Thanks for your quick insight. I’ll give that a shot when I’m back with the system in question. To be candid, I don’t like fixing things and just moving on… I like understanding what it is that was wrong and exactly how to repair it. Can you offer any additional insight with how you came to this solution and what it was that I did wrong during the installer?

Thanks so much! I hope this does the trick. :slight_smile:

I didn’t see any instance of “(hd0)”

Here’s the contents:

  GNU nano 2.3.1                                          File: grub                                                                                          

# Modified by YaST2. Last modification on Sun Apr 14 12:13:24 EDT 2013
# THIS FILE WILL BE PARTIALLY OVERWRITTEN by perl-Bootloader
# For the new kernel it try to figure out old parameters. In case we are not able to recognize it (e.g. change of flavor or strange install order ) it it use$


# If you change this file, run 'grub2-mkconfig -o /boot/grub2/grub.cfg' afterwards to update
# /boot/grub2/grub.cfg.
GRUB_DISTRIBUTOR="openSUSE 12.3"
GRUB_DEFAULT=saved
GRUB_HIDDEN_TIMEOUT=0
GRUB_HIDDEN_TIMEOUT_QUIET=true
GRUB_TIMEOUT=8
GRUB_CMDLINE_LINUX_DEFAULT=" resume=/dev/disk/by-id/ata-Corsair_Force_GT_12056504000010711165-part1 splash=silent quiet showopts"
# kernel command line options for failsafe mode
GRUB_CMDLINE_LINUX_RECOVERY="showopts apm=off noresume edd=off powersaved=off nohz=off highres=off processor.max_cstate=1 nomodeset x11failsafe"
GRUB_CMDLINE_LINUX=""
# Uncomment to enable BadRAM filtering, modify to suit your needs
# This works with Linux (no patch required) and with any kernel that obtains
# the memory map information from GRUB (GNU Mach, kernel of FreeBSD ...)
#GRUB_BADRAM="0x01234567,0xfefefefe,0x89abcdef,0xefefefef"
# Uncomment to disable graphical terminal (grub-pc only)
GRUB_TERMINAL=gfxterm
# The resolution used on graphical terminal
# note that you can use only modes which your graphic card supports via VBE
# you can see them in real GRUB with the command `vbeinfo'
GRUB_GFXMODE=auto
# Uncomment if you don't want GRUB to pass "root=UUID=xxx" parameter to Linux
#GRUB_DISABLE_LINUX_UUID=true
# Uncomment to disable generation of recovery mode menu entries
#GRUB_DISABLE_LINUX_RECOVERY=true
# Uncomment to get a beep at grub start
#GRUB_INIT_TUNE="480 440 1"
# Skip 30_os-prober if you experienced very slow in probing them
# WARNING foregin OS menu entries will be lost if set true here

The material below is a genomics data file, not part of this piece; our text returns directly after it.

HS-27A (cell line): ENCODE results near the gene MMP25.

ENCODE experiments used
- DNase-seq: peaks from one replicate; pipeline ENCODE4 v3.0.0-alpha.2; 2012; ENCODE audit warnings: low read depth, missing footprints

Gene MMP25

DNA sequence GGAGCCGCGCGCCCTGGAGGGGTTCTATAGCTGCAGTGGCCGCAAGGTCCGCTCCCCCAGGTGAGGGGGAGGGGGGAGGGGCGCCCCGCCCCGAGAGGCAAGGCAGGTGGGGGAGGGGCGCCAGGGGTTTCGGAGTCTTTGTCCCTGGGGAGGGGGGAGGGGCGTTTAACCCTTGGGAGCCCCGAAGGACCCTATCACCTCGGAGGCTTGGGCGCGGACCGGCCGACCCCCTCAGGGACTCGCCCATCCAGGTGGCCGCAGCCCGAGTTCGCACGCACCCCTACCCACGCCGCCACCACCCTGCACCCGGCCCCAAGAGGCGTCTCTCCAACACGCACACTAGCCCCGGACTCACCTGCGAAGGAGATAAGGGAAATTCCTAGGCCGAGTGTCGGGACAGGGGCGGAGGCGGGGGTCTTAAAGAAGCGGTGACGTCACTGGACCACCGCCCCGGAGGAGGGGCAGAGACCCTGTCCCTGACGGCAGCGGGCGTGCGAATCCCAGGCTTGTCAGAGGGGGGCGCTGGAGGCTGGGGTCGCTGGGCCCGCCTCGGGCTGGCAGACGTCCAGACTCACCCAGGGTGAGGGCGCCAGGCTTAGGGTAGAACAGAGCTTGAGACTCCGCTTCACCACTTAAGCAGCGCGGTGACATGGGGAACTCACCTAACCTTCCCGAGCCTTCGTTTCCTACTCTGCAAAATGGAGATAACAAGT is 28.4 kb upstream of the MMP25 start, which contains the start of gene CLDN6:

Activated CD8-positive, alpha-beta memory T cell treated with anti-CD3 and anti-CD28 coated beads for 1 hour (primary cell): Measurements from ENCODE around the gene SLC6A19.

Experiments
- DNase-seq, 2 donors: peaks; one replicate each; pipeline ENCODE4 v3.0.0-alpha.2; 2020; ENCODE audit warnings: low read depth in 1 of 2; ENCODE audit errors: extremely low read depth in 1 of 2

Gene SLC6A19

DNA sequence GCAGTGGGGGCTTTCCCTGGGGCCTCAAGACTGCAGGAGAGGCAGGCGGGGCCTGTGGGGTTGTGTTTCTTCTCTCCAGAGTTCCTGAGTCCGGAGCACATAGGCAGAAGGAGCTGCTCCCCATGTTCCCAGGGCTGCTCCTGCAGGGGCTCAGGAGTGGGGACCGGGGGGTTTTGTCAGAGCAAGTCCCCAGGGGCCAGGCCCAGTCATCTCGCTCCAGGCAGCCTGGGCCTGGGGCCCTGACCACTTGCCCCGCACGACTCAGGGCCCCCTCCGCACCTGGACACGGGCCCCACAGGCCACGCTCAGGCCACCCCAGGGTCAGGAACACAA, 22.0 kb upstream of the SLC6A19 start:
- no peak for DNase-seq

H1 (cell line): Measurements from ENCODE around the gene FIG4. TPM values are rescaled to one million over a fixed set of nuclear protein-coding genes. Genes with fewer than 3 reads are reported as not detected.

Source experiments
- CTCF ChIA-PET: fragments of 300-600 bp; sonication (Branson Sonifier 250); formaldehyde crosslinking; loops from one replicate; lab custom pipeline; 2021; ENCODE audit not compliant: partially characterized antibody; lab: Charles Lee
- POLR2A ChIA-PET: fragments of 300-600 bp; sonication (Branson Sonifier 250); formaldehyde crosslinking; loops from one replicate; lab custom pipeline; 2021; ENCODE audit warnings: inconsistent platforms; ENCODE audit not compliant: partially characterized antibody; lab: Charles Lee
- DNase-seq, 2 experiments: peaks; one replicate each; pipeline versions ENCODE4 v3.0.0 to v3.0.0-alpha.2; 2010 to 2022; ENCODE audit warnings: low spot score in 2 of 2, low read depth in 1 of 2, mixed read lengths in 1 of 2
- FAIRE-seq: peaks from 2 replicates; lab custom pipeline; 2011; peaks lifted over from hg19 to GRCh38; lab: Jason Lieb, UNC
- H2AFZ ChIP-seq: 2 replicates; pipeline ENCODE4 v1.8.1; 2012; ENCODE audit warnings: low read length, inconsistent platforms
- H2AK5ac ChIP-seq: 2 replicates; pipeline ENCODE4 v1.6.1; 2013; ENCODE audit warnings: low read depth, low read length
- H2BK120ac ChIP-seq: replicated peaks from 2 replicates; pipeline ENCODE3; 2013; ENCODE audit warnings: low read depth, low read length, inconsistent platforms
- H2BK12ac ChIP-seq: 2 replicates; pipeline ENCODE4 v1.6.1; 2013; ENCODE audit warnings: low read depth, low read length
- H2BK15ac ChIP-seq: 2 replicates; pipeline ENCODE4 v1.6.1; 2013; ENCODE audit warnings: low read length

GRUB_DISABLE_OS_PROBER=false
GRUB_THEME=/boot/grub2/themes/openSUSE/theme.txt
GRUB_BACKGROUND=/boot/grub2/themes/openSUSE/background.png





You are looking in the wrong file. You need “/etc/default/grub_installdevice”, not “/etc/default/grub”

Ah I see that now. Thank you.

I made the change that you said, but shortly after I installed the Nvidia drivers. Everything was listed as successful so I rebooted. When I booted back up I saw a blank gray screen with my cursor. After a while, it turned white, then back to gray and eventually white again. I’m a little unsure of how I would remove the Nvidia drivers via console. I know I can zypper rr to remove a repo, but I’m not even sure how I would list the repos to know which ones to remove. Then, I still have the Nvidia drivers installed - is there a way via terminal to nuke them?

In other news, I decided to do a fresh clean installation last night. This time I did things a little differently. I let openSUSE run through on autopilot with my SSD drive. I left my RAID drives untouched just to keep my experiment small. I wanted to see EXACTLY what openSUSE would do as far as the boot loader and assigning flags if it was in full control. Here’s what I got:

http://i.imgur.com/V1v197W.png

This sort of confuses me, because as you can see, I have boot and legacy_boot. But where is bios_grub? How would that be relevant to the scenario? I spoke to a few users on IRC and they indicated I should have a 1 MiB unformatted partition at the beginning with the bios_grub flag. Then after that, a separate /boot if I wish and on to / and /home. What do you folks think of this?

Thank you for all of your insight so far!

Well, it depends on how you installed them.

If you installed them via openSUSE repo - you can list repositories using “zypper lr”, list packages installed from specific repo using “zypper pa -i -r <name-of-nVidia-repo>” (you likely get listed both architectures - i586 and x86_64) and then remove all packages that have “i” flag in the preceding output using “rpm -e pkg-name pkg-name …”

I spoke to a few users on IRC and they indicated I should have a 1 MiB unformatted partition at the beginning with the bios_grub flag.

Yes, this is recommended. But openSUSE seems to default to using files on /boot filesystem directly. This works too, even though it is frowned upon upstream.

if you use Windows Vista or Windows7 then 446 is dangerous to use, and 440 is best. That is because Vista and Windows 7 sometimes store important information between 440 and 446 that should not be overwritten. … Just saying …